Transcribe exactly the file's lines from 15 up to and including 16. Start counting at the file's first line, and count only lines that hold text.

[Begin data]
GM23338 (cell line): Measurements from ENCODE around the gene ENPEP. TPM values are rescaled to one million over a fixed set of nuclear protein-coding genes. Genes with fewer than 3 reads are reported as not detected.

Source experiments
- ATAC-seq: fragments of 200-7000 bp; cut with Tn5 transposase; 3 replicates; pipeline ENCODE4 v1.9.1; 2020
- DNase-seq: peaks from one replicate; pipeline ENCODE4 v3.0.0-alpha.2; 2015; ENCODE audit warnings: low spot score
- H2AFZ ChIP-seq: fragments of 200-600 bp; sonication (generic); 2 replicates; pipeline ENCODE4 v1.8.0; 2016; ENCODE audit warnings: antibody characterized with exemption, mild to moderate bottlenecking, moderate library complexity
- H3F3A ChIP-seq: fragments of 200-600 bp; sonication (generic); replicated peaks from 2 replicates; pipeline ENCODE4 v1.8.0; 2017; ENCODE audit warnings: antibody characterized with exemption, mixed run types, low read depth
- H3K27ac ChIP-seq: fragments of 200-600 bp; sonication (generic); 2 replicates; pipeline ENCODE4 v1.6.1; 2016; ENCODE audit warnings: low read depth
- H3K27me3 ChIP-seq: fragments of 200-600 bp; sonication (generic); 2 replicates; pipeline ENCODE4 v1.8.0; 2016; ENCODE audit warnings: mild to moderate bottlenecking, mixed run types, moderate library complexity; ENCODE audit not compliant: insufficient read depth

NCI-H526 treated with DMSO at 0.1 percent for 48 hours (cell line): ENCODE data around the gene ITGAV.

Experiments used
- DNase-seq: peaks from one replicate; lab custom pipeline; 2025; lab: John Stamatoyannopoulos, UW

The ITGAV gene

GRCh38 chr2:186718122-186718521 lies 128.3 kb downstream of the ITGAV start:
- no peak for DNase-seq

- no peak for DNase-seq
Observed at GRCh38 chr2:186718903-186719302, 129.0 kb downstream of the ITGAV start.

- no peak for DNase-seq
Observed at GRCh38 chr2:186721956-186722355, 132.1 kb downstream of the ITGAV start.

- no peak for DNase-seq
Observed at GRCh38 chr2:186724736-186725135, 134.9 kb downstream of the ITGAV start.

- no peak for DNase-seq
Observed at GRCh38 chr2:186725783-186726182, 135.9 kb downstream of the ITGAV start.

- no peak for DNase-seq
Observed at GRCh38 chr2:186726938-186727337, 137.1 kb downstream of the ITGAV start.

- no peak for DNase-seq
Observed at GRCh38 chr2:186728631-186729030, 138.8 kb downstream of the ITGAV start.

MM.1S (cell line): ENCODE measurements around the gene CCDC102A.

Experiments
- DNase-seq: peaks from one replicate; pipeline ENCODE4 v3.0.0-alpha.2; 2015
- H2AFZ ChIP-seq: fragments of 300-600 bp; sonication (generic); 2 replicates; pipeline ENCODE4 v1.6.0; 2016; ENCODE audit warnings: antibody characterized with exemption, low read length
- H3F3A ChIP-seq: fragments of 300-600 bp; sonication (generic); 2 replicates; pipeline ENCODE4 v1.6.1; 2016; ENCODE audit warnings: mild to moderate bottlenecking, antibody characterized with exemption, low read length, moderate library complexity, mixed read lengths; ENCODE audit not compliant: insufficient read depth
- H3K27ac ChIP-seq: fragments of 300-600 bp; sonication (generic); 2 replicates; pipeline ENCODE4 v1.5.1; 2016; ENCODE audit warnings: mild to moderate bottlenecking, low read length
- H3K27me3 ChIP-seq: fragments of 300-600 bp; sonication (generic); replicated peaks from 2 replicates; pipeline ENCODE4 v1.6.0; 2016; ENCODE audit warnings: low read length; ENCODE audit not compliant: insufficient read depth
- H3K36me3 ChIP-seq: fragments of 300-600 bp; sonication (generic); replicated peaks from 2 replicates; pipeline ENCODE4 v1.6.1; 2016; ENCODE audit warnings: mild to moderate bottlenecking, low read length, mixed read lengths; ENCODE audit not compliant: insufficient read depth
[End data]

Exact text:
- no peak for DNase-seq
Observed at GRCh38 chr2:186718903-186719302, 129.0 kb downstream of the ITGAV start.